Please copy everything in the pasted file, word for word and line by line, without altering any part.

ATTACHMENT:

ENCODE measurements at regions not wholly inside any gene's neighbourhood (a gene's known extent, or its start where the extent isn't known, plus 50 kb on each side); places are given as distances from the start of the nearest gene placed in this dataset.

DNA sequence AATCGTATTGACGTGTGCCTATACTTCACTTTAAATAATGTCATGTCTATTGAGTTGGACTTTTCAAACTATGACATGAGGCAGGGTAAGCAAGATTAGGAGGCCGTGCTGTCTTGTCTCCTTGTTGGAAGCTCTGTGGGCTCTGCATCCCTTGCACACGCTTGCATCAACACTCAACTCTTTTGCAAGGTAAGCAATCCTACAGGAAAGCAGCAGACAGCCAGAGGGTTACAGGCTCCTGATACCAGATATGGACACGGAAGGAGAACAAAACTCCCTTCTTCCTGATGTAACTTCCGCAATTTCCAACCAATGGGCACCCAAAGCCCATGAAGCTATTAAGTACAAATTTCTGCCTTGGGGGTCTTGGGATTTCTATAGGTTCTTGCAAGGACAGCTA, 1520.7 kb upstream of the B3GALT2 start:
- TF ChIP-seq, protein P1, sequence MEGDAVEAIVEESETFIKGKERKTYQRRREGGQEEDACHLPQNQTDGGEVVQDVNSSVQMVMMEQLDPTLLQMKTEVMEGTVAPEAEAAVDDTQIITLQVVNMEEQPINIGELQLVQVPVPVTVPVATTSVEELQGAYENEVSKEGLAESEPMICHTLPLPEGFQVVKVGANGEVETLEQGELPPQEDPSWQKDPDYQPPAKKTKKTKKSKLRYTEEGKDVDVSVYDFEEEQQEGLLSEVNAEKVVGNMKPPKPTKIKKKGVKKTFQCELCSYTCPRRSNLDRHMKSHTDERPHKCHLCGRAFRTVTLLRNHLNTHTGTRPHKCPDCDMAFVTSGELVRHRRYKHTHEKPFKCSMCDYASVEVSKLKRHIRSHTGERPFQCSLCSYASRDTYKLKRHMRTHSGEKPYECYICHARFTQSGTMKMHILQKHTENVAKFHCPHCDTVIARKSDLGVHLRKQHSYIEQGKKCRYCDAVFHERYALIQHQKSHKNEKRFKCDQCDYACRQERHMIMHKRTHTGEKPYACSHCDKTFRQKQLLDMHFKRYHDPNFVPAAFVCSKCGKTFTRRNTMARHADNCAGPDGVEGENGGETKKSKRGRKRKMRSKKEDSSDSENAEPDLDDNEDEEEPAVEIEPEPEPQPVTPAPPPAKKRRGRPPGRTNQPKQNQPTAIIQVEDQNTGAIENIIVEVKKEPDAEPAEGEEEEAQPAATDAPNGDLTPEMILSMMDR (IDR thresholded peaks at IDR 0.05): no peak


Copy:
ENCODE measurements at regions not wholly inside any gene's neighbourhood (a gene's known extent, or its start where the extent isn't known, plus 50 kb on each side); places are given as distances from the start of the nearest gene placed in this dataset.

DNA sequence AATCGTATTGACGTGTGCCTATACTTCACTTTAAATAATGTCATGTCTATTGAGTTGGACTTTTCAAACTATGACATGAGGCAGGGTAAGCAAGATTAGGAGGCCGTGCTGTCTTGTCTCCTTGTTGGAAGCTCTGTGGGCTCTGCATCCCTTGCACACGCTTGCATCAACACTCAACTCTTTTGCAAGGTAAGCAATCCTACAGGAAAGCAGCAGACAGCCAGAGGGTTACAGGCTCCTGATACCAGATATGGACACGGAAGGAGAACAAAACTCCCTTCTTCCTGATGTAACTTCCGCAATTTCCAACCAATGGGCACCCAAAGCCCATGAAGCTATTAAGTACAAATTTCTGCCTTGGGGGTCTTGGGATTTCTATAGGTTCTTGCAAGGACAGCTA, 1520.7 kb upstream of the B3GALT2 start:
- TF ChIP-seq, protein P1, sequence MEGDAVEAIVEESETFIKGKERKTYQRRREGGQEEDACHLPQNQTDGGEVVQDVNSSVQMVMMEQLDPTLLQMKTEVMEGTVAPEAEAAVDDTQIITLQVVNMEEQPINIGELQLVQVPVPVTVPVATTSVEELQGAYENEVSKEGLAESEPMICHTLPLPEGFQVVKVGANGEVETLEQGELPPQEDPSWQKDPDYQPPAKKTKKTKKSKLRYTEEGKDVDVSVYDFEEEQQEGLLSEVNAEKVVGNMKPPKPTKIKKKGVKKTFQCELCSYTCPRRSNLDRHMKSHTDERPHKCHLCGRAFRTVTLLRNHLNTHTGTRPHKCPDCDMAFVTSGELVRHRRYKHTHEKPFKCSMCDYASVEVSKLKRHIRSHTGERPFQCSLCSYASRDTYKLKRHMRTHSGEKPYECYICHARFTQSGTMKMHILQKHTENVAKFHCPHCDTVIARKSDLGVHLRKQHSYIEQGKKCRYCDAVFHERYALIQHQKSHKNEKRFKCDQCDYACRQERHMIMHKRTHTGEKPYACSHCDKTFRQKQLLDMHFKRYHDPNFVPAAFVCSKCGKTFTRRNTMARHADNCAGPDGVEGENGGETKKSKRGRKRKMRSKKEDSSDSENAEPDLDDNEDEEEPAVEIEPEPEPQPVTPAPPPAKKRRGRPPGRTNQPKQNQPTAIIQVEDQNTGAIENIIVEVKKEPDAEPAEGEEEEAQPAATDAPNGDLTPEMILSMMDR (IDR thresholded peaks at IDR 0.05): no peak